In October 2022, dozens of European rural resilience actors gathered in Plessé, France. Ana Fonseca, from the agro-ecological community Montado do Freixo do Meio in Portugal joined the cohort, and shares her impressions on the philosophy and food production of the event.
Joining Together in Resilience
The invitation to join the Resilience Gathering hosted by ARC2020 came unexpectedly. At Montado do Freixo do Meio we have been collaborating with ARC2020 with regular news from Montado do Freixo do Meio and articles on various topics. However, Alfredo Sendim, the owner of the farm could not go and asked me if I would like to go. Of course I would, of course I like to meet people who have a similar philosophy to ours about how farming should be, as well as food production.
Is it tiring? Yes. Do we work hard the few days we are together to make the most of the time? Yes. But we also meet very stimulating farmers: some are stimulating because they are young and full of contagious enthusiasm, others because they already have a long track record of successes and mistakes that they share with us with great generosity, or even others because they have similar activities to us but have discovered new solutions to problems that we also have. In this way, we were able to meet sustainable and resilient farmers from such different European regions as Spain, Portugal, Ireland, Greece, and the Czech Republic.
It was surprising to learn about the reality of the farmers in the municipality of Plessé. The round tables of the long day of debates at the cooperative farm of Le Buis Sonnant were a demonstration of the depth that runs through all the speeches. And further, these talks demonstrated the courage and passion with which they address issues that in Portugal walk between taboo and lack of recognition. The two round tables in the morning addressed the topics, respectively, “Let’s change our representations – from the small producer to the large restaurant” and “The vulnerability of the professions linked to food, in the face of the market and the globalised world”. In the afternoon, “Violence at work, in the kitchen and in the fields” and “Feeding everyone: with what and at what price?” were also addressed. The constant presence, throughout the day, of many farmers, cooks associated with public canteens, and representatives of local governing bodies demonstrated a commitment to tackling these issues which are a challenge not only in France but also around the world.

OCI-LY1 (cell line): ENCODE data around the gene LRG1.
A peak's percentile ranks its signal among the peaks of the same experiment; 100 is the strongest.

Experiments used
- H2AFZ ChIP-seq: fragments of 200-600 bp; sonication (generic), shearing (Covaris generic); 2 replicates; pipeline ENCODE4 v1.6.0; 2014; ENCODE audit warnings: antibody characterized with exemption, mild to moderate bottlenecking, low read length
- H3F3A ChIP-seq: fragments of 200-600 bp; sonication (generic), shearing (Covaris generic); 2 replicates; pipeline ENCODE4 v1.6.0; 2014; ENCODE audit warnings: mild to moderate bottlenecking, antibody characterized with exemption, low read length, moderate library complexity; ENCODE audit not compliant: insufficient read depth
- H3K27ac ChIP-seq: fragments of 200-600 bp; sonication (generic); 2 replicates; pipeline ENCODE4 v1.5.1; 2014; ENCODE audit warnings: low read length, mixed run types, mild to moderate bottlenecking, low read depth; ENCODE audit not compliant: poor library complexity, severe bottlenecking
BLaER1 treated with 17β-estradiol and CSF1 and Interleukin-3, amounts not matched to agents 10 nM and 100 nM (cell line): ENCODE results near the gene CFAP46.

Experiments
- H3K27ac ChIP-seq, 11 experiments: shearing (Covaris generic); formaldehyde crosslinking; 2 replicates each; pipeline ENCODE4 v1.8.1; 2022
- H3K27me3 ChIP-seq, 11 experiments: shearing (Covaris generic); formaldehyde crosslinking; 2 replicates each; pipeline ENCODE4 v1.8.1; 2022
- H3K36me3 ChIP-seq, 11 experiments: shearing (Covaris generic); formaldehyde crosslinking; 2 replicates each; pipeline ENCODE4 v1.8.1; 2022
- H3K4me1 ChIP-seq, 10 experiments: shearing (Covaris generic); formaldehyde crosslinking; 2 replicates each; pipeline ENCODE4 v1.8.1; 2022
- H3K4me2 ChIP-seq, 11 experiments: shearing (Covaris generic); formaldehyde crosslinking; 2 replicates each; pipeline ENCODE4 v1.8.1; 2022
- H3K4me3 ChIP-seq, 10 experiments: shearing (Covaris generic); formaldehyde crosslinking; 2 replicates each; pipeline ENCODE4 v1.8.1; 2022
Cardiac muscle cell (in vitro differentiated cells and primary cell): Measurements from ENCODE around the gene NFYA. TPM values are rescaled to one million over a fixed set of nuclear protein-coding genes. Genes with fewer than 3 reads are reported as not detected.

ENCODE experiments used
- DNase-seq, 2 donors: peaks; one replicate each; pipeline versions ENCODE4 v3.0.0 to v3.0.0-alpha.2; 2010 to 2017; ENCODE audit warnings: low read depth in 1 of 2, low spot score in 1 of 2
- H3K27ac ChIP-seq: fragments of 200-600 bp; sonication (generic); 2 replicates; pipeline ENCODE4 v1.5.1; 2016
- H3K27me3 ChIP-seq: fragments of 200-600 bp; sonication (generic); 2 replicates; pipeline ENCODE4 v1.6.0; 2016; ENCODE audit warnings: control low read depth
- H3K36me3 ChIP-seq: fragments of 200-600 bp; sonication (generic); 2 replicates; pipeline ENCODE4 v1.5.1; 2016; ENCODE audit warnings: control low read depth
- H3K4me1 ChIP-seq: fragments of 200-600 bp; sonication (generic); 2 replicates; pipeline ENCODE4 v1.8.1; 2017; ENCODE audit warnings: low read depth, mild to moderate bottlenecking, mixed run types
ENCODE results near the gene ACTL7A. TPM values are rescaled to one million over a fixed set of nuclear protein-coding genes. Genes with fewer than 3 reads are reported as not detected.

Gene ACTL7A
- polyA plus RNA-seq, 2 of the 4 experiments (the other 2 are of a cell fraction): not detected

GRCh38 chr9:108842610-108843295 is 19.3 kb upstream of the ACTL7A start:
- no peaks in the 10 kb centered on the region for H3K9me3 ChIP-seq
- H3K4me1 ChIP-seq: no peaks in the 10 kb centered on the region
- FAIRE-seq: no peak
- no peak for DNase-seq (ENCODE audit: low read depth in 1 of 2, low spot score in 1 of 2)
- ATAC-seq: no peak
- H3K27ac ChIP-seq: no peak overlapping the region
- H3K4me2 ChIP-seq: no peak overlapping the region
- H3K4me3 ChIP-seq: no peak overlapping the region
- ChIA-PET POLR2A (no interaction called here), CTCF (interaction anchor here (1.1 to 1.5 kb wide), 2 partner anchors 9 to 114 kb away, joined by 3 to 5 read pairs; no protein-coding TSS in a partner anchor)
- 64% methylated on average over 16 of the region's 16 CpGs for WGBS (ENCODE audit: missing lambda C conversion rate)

We were well cared for by the farmers who welcomed us and even sang, played, and animated the hosts, making everyone dance to Celtic-inspired music and spend the energies accumulated during the day.
We were able to enjoy the delicious lunch and dinner, prepared in a makeshift kitchen in one of the farm’s spaces, located between the bale shed and the milking parlour and served by the chefs of Alliance-des-Cuisiniers. Made with local, seasonal products and plenty of creativity, they allowed us to appreciate the whole “food issue”, of which flavours, sharing and conviviality are fundamental parts.
Cross Pollinating Ideas
Some of the experiences that were shared during this meeting are so interesting and innovative that they deserve to be replicated in Portugal, namely the agricultural machinery cooperative that acquires machinery according to the needs of its members for joint use. The existence of this cooperative gives farmers access to a wide choice of machinery and equipment that they could never buy individually. Another interesting aspect of this cooperative is the fact that it represents, for its members, a space for the exchange of ideas and learning, very useful for young farmers who are still learning the secrets of the job. Contrary to what is the norm in this type of entity associated with agriculture, these cooperatives also bring together organic and conventional producers. The non-segregation leads to dialogue, learning through practice and sometimes cross-contamination between different production methods.
Other practices and phenomena that I observed in France are relatively like those I can observe in our region, such as the electoral list that won the last elections, made up of new people full of the will to address issues regarding minorities and environmental and social sustainability. This path is also being followed in our region, with the creation of joint electoral program by all those who want to participate. However, in our region, only managed to convince 35 people in the most recent elections.
In addition to exploring diverse examples associated with the issue of food in the local reality of the municipality of Plessé and meeting colleagues from different parts of Europe, we were able to reflect on the lessons learnt, the strengths and weaknesses of our activity and also important messages to pass on to political decision-makers about the specificities and needs of these ways to produce food on local and resilient food systems.
The lasting impression is to repeat this experience and to embark on joint projects, with inspiring partners, in defense of an agriculture that respects the environment, biodiversity and above all the physical and social well-being of the communities involved. A warm welcome to all involved!